5. Beware of the Curse of Knowledge: when you know something, it’s hard to imagine what it’s like not to know it. Minimize acronyms & technical terms. Use “for example” liberally. Show a draft around, & prepare to learn that what’s obvious to you may not be obvious to anyone else— Steven Pinker (@sapinker) January 13, 2019
This one resonated with readers, as evidenced by 686 likes (the second best total among all 13 tips). I can see why. Writing, especially non-fiction writing, breaks down when the reader doesn't understand the topic.
For example, consider online writing. If I used the acronym "SEO" in this article's first paragraph and never defined it, readers might perform a web search to find out what it means. Once they leave the article, they might never come back. That means you've lost a reader simply because you didn't heed Pinker's warning about the Curse of Knowledge. (SEO stands for search engine optimization.)
6. Omit needless words (Will Strunk was right about this).— Steven Pinker (@sapinker) January 13, 2019
This tip speaks for itself!
7. Avoid clichés like the plague (thanks, William Safire).— Steven Pinker (@sapinker) January 13, 2019
Here's a good rule of thumb: if you've heard it before, change it. We've all heard that metaphor before. Instead, create something new.
Since Pinker intentionally uses a clichéd phrase here, let's think of some ways to rework it:
- Avoid cliché like a cat avoids water.
- Avoid cliché like vampires avoid garlic.
- Avoid clichés like a pinata evades a kid with a blindfold.
Stepping away from cliché opens up fun and descriptive opportunities.
8. Old information at the beginning of the sentence, new information at the end.— Steven Pinker (@sapinker) January 13, 2019
This advice applies best to persuasive writing because you want your reader to agree with your points. So, present them with old information they already know and agree with, then follow with new information you want them to agree with. For example:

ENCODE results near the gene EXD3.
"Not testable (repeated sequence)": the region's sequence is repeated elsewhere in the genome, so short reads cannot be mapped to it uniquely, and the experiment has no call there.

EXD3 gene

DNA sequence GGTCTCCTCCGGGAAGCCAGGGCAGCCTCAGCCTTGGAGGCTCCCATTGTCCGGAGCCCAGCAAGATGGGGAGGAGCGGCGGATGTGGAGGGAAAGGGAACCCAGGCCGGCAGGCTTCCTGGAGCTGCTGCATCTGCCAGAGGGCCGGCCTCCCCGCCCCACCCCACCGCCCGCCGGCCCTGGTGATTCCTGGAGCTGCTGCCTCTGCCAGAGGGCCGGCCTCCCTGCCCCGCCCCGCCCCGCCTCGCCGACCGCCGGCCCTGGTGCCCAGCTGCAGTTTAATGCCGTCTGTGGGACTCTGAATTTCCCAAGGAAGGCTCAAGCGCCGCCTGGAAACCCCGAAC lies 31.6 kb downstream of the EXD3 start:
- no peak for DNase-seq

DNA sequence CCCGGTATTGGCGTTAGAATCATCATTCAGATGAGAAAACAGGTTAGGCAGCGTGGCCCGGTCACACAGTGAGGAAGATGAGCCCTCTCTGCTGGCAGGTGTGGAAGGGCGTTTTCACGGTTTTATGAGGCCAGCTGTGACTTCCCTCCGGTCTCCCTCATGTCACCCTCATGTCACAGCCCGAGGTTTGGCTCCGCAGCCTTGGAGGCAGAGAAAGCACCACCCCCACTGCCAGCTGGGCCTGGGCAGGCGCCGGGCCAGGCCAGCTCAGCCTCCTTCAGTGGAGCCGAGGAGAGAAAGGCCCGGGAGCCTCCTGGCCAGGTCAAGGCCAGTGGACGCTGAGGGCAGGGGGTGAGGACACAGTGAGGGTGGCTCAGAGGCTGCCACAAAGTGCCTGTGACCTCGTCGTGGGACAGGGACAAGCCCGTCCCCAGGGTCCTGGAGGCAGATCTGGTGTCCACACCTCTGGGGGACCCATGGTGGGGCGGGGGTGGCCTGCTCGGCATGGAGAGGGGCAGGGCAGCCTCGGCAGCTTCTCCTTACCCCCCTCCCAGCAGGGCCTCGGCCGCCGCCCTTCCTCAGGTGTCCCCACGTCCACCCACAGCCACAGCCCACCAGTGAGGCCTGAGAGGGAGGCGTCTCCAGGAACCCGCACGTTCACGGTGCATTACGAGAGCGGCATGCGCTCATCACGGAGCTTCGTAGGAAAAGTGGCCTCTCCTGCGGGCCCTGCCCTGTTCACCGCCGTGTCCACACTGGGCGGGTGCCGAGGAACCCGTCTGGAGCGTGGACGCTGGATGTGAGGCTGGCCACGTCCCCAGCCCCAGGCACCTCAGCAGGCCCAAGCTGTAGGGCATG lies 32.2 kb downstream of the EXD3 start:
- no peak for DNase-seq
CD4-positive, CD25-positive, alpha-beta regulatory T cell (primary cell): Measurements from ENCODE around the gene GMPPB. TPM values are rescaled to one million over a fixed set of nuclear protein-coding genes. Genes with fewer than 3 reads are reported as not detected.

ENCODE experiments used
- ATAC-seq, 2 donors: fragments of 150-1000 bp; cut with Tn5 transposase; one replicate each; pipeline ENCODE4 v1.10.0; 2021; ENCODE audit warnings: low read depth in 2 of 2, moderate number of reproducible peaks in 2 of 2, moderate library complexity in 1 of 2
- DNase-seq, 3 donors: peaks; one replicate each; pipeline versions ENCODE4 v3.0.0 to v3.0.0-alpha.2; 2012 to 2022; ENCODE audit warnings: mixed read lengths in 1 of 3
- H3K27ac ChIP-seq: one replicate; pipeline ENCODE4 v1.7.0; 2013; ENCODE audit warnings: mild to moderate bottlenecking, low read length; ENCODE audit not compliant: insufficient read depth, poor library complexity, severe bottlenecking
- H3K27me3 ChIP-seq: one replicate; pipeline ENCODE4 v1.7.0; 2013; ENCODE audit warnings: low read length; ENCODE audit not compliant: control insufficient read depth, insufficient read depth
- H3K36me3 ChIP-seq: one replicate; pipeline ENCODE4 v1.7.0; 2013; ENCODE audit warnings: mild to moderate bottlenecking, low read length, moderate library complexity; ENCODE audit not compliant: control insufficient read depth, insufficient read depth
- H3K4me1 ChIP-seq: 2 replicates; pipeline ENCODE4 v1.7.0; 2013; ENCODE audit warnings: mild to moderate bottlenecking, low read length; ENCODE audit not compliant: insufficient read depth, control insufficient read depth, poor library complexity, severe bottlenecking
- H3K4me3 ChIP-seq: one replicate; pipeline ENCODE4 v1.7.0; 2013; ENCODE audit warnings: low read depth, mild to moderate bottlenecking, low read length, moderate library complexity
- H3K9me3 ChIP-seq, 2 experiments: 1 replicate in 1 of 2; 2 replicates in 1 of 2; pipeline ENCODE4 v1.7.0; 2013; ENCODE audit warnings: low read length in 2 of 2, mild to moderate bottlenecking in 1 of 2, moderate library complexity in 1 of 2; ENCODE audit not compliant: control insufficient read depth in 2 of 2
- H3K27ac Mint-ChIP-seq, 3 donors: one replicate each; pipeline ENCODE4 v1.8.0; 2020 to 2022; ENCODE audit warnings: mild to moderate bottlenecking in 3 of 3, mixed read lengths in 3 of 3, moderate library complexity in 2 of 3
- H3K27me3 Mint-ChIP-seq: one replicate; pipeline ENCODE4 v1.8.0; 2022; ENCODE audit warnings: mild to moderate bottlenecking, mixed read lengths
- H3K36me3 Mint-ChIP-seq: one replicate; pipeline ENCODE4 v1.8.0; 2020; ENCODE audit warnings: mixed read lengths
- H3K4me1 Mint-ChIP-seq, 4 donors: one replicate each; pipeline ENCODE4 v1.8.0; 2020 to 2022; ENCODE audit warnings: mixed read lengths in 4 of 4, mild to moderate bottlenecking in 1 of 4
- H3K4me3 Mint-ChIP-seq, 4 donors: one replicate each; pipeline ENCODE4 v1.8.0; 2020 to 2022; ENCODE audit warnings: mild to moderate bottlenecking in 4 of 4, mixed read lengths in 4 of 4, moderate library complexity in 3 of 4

Ice cream and donuts are delicious, so together they form an outstanding dessert.
9. Save the heaviest for last: a complex phrase should go at the end of the sentence.— Steven Pinker (@sapinker) January 13, 2019
Remember, Pinker works in psychology. Therefore, he understands how the human brain works better than most. In this example, he's demonstrating how humans prioritize recency.
Recency bias is a cognitive phenomenon that states people often best remember things which have happened recently. Say you play ten games of Monopoly. You win the first five, then lose the last five. If you say to yourself, "I always lose at this game!", that's recency bias talking. You don't always lose—it just feels like you do because that's what happened most recently.
The power of recency carries into writing, too. If you have a heavy or complex phrase, put it at the end of a sentence for optimal impact. Since it's the most recent thing your reader read, they'll remember it better.